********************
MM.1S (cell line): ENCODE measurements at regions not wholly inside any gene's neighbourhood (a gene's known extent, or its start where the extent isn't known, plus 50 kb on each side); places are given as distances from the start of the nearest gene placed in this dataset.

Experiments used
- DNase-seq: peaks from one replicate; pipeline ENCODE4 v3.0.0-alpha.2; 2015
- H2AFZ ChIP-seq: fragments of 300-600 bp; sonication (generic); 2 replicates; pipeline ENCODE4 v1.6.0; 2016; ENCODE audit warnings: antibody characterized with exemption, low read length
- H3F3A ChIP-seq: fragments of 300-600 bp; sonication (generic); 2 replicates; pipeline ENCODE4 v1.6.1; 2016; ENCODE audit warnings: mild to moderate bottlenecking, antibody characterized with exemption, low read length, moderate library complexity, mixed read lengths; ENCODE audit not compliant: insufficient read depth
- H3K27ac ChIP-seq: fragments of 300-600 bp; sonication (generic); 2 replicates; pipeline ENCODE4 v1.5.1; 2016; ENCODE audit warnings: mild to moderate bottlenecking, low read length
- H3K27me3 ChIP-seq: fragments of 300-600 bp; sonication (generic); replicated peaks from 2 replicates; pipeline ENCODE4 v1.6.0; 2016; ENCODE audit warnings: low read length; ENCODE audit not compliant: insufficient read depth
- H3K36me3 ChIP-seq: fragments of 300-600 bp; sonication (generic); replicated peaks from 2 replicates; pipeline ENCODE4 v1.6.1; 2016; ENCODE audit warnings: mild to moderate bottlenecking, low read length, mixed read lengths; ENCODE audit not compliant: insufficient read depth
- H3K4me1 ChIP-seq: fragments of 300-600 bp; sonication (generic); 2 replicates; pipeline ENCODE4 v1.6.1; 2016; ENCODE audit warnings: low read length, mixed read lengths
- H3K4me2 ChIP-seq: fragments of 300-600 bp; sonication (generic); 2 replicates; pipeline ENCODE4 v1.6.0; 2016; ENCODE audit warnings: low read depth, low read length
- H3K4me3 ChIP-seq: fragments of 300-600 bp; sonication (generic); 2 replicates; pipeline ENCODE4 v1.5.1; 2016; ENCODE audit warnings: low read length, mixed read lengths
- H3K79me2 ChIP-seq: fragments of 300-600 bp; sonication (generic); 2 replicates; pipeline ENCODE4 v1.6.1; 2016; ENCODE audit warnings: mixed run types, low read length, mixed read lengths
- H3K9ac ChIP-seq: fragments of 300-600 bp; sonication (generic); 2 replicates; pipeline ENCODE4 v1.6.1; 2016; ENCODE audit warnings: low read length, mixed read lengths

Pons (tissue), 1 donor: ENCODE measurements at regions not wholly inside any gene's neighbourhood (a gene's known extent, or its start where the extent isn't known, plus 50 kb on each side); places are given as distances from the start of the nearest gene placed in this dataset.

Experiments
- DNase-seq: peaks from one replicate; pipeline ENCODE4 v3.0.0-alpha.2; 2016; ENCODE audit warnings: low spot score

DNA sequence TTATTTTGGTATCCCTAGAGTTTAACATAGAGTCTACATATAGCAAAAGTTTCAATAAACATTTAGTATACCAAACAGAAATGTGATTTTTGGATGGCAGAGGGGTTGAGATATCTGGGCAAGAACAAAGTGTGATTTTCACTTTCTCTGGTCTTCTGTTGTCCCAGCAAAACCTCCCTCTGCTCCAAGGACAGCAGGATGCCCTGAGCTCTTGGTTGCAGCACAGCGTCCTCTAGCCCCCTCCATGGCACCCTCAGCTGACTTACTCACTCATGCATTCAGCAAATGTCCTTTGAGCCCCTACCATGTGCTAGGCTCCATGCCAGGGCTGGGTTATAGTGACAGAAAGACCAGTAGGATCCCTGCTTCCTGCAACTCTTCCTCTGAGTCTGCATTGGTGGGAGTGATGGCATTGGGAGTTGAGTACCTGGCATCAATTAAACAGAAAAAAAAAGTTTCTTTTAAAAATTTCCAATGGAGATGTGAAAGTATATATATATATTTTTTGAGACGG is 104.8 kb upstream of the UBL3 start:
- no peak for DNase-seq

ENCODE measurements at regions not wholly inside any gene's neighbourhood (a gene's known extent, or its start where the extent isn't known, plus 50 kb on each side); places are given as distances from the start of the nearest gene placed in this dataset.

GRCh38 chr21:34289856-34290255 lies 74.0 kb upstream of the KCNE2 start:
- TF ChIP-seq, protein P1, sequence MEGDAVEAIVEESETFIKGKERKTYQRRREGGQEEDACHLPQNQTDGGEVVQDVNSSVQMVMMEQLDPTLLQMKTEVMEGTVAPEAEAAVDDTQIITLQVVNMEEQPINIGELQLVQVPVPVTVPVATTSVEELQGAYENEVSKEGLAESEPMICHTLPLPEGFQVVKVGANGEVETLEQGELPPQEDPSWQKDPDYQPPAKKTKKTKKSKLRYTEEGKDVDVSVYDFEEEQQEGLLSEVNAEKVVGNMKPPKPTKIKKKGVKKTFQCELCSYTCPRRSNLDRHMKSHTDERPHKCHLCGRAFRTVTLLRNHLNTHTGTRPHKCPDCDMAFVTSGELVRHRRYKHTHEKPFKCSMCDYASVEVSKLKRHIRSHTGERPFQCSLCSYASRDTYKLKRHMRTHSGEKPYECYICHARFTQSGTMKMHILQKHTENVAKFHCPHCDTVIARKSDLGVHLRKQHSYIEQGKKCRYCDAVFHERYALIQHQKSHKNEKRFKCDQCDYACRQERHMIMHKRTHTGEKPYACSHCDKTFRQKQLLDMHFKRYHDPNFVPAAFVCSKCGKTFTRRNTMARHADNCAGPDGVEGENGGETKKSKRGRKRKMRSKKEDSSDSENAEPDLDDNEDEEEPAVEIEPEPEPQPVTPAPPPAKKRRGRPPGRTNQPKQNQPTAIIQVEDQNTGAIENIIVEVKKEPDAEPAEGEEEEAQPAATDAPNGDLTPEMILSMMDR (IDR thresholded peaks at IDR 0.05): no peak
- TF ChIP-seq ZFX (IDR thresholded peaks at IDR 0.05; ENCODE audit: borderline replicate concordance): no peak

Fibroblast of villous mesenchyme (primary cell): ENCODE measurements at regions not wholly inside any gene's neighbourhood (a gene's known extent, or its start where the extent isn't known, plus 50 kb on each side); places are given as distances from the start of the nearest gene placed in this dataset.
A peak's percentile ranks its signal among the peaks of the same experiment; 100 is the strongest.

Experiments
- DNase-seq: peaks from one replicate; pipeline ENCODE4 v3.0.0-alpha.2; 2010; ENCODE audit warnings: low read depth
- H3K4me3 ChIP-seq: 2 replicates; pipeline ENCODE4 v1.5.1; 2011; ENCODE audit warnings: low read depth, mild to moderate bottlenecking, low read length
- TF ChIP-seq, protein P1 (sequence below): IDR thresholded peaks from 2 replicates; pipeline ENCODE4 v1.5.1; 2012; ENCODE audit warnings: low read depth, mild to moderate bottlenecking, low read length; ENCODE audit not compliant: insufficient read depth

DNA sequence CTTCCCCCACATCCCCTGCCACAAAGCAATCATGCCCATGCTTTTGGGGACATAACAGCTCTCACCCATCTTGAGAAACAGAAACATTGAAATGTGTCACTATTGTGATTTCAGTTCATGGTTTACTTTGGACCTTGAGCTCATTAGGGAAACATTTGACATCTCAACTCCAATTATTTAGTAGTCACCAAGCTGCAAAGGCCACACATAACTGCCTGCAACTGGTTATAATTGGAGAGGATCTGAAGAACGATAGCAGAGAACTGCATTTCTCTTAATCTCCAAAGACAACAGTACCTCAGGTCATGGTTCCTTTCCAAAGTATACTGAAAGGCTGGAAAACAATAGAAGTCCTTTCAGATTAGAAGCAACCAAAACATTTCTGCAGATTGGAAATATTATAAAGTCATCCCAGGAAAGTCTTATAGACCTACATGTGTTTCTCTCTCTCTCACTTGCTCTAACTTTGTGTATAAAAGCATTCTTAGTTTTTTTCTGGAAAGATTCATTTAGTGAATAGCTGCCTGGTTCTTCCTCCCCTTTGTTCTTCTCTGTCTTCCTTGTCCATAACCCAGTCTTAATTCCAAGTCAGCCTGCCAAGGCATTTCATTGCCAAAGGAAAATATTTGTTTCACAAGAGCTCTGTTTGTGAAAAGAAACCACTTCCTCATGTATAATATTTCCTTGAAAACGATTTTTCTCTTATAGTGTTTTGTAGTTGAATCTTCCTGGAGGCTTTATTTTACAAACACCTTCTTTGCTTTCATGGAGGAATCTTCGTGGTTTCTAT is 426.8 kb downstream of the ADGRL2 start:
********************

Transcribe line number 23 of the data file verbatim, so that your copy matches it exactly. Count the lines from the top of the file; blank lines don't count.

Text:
Fibroblast of villous mesenchyme (primary cell): ENCODE measurements at regions not wholly inside any gene's neighbourhood (a gene's known extent, or its start where the extent isn't known, plus 50 kb on each side); places are given as distances from the start of the nearest gene placed in this dataset.